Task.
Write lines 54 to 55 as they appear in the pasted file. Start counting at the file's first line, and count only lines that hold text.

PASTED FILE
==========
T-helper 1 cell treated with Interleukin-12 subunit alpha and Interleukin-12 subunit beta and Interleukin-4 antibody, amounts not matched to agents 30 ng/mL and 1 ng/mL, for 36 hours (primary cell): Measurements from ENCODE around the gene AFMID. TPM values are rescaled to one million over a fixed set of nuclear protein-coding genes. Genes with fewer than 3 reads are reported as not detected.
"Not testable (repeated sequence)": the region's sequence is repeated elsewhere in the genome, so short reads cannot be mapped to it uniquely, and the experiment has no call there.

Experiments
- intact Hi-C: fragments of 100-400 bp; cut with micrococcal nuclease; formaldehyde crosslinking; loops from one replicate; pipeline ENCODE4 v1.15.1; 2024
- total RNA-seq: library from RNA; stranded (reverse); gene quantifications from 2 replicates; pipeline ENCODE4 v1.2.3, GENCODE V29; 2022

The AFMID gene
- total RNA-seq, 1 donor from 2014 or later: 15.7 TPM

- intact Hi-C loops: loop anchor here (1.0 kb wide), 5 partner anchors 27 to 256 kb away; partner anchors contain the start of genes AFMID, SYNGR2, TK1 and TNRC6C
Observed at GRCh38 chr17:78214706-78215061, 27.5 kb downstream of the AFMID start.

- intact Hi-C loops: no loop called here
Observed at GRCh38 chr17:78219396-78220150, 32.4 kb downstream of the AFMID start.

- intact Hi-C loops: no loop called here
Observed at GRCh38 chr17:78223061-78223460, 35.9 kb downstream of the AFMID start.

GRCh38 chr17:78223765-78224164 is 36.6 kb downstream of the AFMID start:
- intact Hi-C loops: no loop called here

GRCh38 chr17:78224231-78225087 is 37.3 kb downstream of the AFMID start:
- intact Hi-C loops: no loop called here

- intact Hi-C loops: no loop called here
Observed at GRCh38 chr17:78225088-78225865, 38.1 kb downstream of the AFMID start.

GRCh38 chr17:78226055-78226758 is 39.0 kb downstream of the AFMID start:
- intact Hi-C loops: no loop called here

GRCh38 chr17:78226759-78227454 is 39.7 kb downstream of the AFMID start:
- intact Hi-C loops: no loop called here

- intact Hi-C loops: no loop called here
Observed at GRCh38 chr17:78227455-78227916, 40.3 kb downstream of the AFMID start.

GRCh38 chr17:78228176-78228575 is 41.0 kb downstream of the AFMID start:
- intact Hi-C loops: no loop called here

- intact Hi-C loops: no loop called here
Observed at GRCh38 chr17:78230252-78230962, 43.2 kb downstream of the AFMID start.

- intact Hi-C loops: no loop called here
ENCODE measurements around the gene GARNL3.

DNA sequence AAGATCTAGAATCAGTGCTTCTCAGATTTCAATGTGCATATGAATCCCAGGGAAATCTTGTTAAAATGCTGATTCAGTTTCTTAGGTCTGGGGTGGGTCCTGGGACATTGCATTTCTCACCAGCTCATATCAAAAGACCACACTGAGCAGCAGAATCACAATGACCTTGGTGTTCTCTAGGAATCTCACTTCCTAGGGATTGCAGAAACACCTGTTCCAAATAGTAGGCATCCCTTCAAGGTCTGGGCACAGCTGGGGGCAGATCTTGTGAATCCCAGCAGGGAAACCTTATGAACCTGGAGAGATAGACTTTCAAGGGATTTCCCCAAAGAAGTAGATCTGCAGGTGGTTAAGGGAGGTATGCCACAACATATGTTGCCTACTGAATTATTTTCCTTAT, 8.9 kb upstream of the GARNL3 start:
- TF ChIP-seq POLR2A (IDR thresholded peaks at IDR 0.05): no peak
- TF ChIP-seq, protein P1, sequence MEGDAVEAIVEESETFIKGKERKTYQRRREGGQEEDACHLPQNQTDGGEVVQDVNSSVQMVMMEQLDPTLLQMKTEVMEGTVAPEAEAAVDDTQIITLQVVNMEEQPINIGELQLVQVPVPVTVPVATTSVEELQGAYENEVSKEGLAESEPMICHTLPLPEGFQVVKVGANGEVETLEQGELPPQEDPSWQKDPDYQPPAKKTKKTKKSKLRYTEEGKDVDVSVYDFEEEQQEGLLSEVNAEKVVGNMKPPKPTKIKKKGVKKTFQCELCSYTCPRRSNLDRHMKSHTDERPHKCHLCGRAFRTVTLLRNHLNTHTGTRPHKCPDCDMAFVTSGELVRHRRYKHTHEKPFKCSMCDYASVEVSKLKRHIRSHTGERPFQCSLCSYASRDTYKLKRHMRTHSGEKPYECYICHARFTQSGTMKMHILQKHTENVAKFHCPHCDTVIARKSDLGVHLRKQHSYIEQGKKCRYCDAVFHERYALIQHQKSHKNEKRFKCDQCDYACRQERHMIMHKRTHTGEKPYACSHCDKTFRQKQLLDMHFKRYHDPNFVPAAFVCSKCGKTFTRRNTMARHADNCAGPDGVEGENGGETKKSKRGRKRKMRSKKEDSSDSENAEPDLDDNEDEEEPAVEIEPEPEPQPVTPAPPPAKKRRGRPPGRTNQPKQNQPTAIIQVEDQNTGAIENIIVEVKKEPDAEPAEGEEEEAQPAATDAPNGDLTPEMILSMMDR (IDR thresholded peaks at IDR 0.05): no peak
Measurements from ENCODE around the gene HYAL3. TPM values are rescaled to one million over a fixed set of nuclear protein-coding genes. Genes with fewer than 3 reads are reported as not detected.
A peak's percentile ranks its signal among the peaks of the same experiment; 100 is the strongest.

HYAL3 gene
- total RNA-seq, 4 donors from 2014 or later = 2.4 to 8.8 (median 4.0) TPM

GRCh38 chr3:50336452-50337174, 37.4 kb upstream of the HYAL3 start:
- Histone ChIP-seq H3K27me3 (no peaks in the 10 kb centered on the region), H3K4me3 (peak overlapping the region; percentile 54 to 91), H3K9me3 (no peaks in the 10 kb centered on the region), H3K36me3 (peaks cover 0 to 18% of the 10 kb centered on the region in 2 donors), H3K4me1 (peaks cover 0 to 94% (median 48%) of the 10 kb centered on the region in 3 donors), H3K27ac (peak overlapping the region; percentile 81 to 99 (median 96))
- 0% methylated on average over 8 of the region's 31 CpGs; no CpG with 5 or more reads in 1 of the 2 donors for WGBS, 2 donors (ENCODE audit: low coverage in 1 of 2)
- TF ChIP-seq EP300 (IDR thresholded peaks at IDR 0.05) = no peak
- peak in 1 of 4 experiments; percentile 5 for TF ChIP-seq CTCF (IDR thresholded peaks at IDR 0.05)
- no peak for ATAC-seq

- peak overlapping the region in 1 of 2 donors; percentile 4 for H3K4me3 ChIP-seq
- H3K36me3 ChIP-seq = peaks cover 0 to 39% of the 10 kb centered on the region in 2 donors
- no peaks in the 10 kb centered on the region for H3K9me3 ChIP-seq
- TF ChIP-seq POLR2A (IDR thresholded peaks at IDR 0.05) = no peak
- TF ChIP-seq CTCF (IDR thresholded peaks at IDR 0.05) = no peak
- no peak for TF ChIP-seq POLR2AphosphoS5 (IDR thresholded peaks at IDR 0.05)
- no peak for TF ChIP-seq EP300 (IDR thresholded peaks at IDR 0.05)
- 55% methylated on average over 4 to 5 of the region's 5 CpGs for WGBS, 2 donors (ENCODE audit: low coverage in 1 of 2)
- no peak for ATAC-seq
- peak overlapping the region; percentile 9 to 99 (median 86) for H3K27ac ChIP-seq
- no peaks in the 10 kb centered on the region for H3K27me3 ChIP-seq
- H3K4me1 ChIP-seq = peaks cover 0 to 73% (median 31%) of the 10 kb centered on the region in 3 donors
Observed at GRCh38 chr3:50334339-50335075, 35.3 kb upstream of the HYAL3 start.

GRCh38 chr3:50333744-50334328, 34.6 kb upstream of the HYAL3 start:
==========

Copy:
- peak overlapping the region; percentile 9 to 99 (median 86) for H3K27ac ChIP-seq
- no peaks in the 10 kb centered on the region for H3K27me3 ChIP-seq